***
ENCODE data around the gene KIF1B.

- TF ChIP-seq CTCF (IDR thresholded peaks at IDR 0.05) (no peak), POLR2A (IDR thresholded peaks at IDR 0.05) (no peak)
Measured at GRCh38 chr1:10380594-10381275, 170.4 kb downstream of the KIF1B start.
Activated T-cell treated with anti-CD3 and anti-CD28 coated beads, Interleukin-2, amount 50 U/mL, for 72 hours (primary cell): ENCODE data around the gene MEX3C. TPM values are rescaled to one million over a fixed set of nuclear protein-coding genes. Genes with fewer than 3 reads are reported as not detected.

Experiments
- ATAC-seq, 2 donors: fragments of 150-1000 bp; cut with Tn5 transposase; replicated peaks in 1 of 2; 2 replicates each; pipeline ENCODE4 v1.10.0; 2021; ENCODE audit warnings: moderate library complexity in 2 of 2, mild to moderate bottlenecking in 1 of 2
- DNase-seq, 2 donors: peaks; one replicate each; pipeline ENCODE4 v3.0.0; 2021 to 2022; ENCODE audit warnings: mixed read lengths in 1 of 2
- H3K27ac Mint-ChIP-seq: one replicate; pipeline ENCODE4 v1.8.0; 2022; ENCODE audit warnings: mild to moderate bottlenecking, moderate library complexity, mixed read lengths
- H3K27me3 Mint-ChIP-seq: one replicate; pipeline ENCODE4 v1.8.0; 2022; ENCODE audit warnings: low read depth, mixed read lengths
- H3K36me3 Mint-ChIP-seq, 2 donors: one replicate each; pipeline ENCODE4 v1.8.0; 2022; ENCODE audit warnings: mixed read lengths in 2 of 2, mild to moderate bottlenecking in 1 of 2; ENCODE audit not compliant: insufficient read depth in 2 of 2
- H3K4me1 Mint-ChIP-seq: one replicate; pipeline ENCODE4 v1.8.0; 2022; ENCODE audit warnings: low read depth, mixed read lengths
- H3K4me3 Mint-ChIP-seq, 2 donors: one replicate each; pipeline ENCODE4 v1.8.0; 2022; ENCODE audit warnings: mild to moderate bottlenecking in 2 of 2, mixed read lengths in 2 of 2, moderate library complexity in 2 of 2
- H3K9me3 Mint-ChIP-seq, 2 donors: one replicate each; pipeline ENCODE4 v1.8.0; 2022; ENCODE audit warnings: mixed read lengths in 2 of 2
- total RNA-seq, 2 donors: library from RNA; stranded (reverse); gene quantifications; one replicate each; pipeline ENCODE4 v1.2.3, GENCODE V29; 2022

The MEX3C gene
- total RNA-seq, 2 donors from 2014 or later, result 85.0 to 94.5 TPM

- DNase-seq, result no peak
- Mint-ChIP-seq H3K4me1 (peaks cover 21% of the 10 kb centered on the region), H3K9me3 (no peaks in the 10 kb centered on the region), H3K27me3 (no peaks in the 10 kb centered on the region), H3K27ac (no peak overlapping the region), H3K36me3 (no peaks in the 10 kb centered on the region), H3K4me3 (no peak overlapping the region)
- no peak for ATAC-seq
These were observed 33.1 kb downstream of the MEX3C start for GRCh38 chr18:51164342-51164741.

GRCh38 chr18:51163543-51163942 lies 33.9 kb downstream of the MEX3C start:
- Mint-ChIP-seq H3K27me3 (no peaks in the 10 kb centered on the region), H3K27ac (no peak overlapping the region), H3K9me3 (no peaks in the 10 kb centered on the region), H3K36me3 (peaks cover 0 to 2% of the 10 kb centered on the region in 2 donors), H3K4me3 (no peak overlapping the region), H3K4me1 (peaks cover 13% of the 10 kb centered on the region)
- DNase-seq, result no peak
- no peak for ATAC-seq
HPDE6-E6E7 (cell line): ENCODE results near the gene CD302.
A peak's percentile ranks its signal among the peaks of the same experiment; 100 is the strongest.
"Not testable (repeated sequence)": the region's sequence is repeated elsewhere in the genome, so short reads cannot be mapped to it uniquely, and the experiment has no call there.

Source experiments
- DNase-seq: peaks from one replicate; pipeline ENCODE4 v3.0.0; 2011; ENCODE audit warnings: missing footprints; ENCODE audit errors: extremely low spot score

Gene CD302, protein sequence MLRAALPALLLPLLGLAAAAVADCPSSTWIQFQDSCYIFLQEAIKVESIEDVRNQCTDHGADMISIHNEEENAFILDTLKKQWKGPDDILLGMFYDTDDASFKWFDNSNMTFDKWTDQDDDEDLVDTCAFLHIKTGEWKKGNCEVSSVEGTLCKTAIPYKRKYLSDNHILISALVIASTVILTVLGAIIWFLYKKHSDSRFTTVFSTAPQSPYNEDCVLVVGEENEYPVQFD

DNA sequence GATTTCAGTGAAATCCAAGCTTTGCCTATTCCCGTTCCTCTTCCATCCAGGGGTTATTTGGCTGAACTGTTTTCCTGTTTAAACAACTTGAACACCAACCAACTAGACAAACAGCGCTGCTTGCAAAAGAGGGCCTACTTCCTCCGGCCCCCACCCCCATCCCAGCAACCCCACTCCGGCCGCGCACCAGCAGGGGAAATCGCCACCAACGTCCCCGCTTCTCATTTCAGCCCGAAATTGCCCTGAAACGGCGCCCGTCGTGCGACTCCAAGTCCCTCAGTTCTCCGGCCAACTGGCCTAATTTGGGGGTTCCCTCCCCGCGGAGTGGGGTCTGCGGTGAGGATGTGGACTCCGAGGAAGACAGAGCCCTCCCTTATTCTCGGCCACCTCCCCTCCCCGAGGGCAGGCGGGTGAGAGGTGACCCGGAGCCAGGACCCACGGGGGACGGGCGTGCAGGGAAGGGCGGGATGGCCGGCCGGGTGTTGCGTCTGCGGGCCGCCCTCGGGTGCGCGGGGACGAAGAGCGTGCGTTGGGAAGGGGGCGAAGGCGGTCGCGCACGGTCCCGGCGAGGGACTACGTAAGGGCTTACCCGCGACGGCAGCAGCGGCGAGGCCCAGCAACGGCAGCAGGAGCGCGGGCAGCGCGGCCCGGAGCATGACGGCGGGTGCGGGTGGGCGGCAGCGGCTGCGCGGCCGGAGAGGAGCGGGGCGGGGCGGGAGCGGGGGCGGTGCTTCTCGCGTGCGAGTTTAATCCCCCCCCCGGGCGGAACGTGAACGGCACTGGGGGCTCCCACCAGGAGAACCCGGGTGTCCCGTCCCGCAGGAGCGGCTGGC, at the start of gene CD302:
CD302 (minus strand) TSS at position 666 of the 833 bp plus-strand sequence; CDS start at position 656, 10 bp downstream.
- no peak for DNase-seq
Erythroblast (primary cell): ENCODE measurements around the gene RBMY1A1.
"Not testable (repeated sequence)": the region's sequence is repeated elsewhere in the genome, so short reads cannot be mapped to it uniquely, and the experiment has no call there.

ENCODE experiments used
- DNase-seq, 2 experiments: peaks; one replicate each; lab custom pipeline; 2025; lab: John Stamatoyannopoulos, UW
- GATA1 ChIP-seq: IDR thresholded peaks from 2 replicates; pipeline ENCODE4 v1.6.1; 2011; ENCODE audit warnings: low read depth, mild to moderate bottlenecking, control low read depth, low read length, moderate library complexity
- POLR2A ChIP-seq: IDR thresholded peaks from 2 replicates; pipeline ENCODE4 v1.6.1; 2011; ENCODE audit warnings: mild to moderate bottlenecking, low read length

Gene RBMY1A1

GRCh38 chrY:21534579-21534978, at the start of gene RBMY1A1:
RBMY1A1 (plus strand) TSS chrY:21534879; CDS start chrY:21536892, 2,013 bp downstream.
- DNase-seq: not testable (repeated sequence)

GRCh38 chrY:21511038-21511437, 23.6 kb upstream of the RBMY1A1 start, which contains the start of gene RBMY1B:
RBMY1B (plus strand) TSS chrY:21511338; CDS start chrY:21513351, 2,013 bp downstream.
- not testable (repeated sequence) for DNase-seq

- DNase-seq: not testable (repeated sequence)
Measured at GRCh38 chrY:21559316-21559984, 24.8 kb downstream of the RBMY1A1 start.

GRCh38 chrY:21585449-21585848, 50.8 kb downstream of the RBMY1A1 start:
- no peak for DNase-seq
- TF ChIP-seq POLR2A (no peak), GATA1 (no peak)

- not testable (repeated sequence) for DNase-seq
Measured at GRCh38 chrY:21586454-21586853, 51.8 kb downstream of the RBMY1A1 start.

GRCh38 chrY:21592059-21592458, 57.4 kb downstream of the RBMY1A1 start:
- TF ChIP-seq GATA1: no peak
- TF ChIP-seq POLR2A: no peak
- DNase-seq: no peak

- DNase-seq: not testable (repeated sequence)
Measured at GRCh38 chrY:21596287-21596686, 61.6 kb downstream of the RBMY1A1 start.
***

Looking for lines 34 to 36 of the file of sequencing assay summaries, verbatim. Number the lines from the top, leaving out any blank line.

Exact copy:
Erythroblast (primary cell): ENCODE measurements around the gene RBMY1A1.
"Not testable (repeated sequence)": the region's sequence is repeated elsewhere in the genome, so short reads cannot be mapped to it uniquely, and the experiment has no call there.

ENCODE experiments used